This book has done a wonderful job of blurring lines between gender roles, there are no phrases that suggest that only a mother can care for children while only a father can work. How does these ideas work in conjunction for you with the Proclamation to the Family? How does your understanding of and relationship to a Heavenly Mother change your reading of that document, if at all, and did it have anything to do with the creation of this book?
For me, the overarching role we have been given by our Heavenly Parents is that of love. I was going to say “responsibility” but that is simply too dry. Yes, we have a divine responsibility to care for our children but we are to LOVE THEM. Now, to me this is SACRED in all caps sacred. It simple IS. However, the how of going about this big job is wide open. We have the correct principle… and we need to govern ourselves. Each family gets to decide how the needs of the individuals and family unit are best met.
In my family, at least right now, there is a husband and wife and he works in an office and brings home a paycheck while I am a full-time Mom to our one-year old. That’s what makes sense to us right now. But even in that more traditional arrangement there is nothing traditional about how we tackle everything else. My husband is a gooey baby-lover— and that’s a great gift to our family life as he nurtures our baby when he gets home. I regularly go to his office to help on projects that tap into my professional expertise. The fact is, everyone has to make family life/love/responsibilities work in whatever way works for them. And the rest of us need to not judge. Sounds pretty simple— we all know it’s not! And, that is another core message of the book— family life is a work in progress. Cut yourself some slack and know that imperfect but beloved is just fine.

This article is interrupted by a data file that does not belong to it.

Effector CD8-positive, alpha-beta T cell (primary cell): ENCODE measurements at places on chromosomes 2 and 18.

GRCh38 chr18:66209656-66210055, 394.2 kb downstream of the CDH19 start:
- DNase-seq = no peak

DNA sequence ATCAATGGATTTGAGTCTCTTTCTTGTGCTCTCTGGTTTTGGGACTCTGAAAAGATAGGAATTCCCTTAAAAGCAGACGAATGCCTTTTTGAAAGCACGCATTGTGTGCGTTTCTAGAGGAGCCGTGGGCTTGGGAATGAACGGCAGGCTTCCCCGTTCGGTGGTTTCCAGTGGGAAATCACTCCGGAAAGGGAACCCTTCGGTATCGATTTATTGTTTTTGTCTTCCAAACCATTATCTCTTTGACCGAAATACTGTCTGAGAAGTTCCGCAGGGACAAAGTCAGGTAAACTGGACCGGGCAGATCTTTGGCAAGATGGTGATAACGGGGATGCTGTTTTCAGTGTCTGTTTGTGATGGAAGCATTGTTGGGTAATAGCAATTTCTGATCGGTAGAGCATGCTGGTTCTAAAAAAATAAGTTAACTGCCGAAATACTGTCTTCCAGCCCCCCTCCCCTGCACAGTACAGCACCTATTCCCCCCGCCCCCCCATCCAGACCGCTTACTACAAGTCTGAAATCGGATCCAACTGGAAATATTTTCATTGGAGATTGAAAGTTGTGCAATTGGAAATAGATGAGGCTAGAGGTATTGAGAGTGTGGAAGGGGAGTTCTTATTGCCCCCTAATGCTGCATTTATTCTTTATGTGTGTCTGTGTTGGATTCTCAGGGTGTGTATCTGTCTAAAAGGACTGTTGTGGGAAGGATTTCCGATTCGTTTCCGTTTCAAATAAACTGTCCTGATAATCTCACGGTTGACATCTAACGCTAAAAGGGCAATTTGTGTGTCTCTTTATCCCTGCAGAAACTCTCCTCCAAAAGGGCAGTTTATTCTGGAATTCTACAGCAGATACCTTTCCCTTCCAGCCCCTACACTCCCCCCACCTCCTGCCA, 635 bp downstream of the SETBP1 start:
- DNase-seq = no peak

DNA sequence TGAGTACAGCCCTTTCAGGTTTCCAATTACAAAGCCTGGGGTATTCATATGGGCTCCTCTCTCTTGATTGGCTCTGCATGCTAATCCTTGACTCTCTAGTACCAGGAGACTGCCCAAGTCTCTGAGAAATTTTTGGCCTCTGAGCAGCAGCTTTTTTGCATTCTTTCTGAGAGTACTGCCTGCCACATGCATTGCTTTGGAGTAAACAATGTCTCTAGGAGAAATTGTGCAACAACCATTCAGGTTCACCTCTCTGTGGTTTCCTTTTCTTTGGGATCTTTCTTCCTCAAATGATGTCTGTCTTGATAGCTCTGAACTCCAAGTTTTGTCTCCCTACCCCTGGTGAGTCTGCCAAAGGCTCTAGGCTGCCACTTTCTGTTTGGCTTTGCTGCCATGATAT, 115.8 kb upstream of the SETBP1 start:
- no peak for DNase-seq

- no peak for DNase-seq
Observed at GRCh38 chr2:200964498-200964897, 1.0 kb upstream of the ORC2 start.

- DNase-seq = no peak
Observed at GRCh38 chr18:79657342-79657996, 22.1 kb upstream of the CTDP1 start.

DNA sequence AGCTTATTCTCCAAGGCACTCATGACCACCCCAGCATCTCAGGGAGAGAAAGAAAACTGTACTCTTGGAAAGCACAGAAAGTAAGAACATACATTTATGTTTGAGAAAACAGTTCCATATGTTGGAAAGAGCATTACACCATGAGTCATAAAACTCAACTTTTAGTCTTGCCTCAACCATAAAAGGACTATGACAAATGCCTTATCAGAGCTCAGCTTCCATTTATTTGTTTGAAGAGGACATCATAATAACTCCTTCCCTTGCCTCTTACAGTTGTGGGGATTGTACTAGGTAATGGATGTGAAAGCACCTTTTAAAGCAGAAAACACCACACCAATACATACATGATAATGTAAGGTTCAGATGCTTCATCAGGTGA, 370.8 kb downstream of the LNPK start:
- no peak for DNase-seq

Anything else you’d like to add?
McArthur: Because it’s our book and because we worked hard and then handed it off, I honestly forget that it matters. We felt inspired to write this book and I can see why… it MATTERS that people have the inspiration and energy to invest in family life. Whatever that looks like— we hope that our book inspires people to make family beautiful.
You can purchase the book at Amazon Prime here:
Or Deseret Book here:
If you’re in the Bay Area, there is information for an event this Sunday the 18th: